The historic Rockwood Motor Court has reopened to overnight travelers along old Route 66 in Springfield, Missouri.
Ozarks Alive has the story:
The project is the work of Phyllis Ferguson, a longtime Springfield resident whose mission is revitalization — and not only in form of the motor court, which in part dates to 1929, just three years after Route 66 began.
The work officially began in June, after residents were given a month’s notice to relocate. But with the work came something else — the shock.
Since the rooms were inhabited prior to signing the lease, inspections Ferguson was able to do were limited in scope. That fact led to conditions being even worse than Ferguson expected they would be.
“I pulled a sack of needles out of the wall,” she says of the first night of work. “If I had gone in and inspected thoroughly, I might not have done this project.”
But Ferguson is quick to note that “no one glamorized or hid anything” about the court. And once she was committed, she was committed.
Ferguson said the restoration isn’t complete, as a few cottages still need to be furnished.
When finished, the motor court at 2200 W. College St. (aka Route 66) will contain nine restored cottages with different themes — the Frisco railroad, Casablanca, Flanders Field, classic cars, motor courts and King of the Road.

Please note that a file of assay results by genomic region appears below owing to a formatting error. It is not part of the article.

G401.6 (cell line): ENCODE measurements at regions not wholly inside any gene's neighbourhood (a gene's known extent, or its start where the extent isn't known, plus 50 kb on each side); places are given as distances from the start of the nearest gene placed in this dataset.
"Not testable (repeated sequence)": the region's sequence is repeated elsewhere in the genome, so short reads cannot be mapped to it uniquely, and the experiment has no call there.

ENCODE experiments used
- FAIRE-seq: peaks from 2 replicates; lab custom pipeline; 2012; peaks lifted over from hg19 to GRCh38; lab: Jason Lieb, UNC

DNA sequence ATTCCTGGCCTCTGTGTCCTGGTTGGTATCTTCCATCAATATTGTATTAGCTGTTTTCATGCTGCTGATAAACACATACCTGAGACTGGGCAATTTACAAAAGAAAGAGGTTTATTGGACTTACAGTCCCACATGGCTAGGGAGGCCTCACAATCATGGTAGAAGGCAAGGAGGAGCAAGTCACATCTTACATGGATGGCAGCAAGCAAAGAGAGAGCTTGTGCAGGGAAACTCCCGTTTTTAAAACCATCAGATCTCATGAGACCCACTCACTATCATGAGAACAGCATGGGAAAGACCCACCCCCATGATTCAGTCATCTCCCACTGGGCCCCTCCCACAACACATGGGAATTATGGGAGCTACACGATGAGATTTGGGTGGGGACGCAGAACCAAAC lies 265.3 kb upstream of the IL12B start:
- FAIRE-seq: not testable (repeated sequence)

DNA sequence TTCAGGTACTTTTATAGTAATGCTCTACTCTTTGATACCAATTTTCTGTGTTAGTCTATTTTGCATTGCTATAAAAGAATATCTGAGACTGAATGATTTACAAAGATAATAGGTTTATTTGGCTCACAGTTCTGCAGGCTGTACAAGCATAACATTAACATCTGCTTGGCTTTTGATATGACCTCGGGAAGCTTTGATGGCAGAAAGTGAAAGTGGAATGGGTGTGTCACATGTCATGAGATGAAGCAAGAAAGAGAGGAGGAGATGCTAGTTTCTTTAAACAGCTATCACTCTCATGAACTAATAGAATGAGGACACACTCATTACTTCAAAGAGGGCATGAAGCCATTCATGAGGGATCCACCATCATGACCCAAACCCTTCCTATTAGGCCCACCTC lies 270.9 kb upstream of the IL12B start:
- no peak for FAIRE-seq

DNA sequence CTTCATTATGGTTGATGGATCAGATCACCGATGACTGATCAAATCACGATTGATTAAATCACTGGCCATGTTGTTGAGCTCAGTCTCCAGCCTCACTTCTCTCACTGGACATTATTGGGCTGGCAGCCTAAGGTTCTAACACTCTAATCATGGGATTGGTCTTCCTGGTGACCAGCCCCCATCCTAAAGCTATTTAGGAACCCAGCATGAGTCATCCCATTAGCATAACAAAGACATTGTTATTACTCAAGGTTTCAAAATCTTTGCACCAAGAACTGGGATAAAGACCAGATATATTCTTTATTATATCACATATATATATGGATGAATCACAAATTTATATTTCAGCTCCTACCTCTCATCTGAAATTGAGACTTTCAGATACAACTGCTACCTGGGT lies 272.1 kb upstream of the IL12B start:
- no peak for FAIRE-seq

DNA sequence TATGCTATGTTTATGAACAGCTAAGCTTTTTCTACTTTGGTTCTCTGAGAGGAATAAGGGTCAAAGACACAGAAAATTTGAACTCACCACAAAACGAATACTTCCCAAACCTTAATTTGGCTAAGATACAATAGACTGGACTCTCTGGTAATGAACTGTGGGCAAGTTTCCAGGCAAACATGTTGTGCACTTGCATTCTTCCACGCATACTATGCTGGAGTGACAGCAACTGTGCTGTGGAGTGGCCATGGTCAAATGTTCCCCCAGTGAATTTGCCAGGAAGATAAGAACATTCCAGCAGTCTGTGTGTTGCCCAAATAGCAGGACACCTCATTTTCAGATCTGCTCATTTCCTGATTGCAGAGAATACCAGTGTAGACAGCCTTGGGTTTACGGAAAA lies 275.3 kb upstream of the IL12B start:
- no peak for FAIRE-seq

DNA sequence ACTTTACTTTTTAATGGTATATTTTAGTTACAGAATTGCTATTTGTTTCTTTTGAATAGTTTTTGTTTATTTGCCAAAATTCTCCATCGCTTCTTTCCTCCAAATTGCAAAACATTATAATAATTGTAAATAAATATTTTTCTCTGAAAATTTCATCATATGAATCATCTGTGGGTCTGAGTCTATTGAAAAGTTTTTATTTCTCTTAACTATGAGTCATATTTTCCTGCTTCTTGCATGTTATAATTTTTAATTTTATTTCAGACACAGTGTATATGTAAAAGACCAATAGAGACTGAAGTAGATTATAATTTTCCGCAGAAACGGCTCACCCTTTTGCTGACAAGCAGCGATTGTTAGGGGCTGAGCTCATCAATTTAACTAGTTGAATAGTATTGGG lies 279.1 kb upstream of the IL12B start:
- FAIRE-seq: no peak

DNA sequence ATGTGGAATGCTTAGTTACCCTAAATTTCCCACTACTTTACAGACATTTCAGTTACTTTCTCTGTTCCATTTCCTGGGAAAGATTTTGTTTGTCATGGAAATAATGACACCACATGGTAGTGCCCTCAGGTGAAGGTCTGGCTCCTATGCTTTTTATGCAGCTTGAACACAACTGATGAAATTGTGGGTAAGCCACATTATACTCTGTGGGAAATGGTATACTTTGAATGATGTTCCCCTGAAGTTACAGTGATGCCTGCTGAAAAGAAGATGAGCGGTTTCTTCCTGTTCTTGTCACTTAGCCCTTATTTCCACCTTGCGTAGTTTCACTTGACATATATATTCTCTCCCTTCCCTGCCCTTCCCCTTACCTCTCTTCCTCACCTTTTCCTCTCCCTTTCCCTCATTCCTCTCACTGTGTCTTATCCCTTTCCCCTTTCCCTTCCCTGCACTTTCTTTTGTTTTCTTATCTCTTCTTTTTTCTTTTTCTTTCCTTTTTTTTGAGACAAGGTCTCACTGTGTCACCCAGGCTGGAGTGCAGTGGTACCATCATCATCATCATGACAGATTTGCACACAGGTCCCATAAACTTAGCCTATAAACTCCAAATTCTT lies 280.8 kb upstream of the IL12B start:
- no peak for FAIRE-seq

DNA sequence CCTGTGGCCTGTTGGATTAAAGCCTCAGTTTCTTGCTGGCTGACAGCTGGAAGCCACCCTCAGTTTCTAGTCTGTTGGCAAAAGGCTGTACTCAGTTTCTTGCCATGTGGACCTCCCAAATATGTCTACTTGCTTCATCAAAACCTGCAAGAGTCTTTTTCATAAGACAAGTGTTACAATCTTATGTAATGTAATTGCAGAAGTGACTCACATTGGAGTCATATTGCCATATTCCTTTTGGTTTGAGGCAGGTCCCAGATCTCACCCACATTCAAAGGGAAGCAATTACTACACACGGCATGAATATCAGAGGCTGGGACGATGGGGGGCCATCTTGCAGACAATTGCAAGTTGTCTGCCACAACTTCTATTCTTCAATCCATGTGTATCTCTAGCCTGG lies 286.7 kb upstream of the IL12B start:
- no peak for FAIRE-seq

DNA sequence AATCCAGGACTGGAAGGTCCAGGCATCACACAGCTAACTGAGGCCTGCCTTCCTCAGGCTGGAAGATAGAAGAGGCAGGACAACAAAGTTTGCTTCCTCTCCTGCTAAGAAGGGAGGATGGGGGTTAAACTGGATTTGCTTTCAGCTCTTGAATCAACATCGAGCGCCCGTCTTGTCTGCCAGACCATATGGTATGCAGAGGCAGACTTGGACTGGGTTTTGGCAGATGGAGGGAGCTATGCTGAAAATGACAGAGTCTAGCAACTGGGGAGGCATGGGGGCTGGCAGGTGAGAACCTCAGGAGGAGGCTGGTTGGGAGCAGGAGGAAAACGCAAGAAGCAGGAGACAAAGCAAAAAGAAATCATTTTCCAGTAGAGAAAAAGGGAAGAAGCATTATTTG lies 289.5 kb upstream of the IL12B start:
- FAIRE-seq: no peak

The cottages come with wood floors and checkered tile but no televisions. It contains, however, high-speed Wi-Fi. (The historic Boots Court in Carthage, Missouri, comes to mind with similar pre-television amenities.)
Those who wish to stay at Rockwood Motor Court can call
(417) 827-2992 or check its Facebook page. It also will have a website at rockwoodcourt.com, but it isn’t live yet.
The cabins’ distinctive use of native rock in the walls strongly resembles the defunct Lurvey Courts, also in Springfield. Preservationists are trying to keep the city of Springfield from tearing down that long-closed property.
(Image of the Rockwood Motor Court in Springfield, Missouri, via Facebook)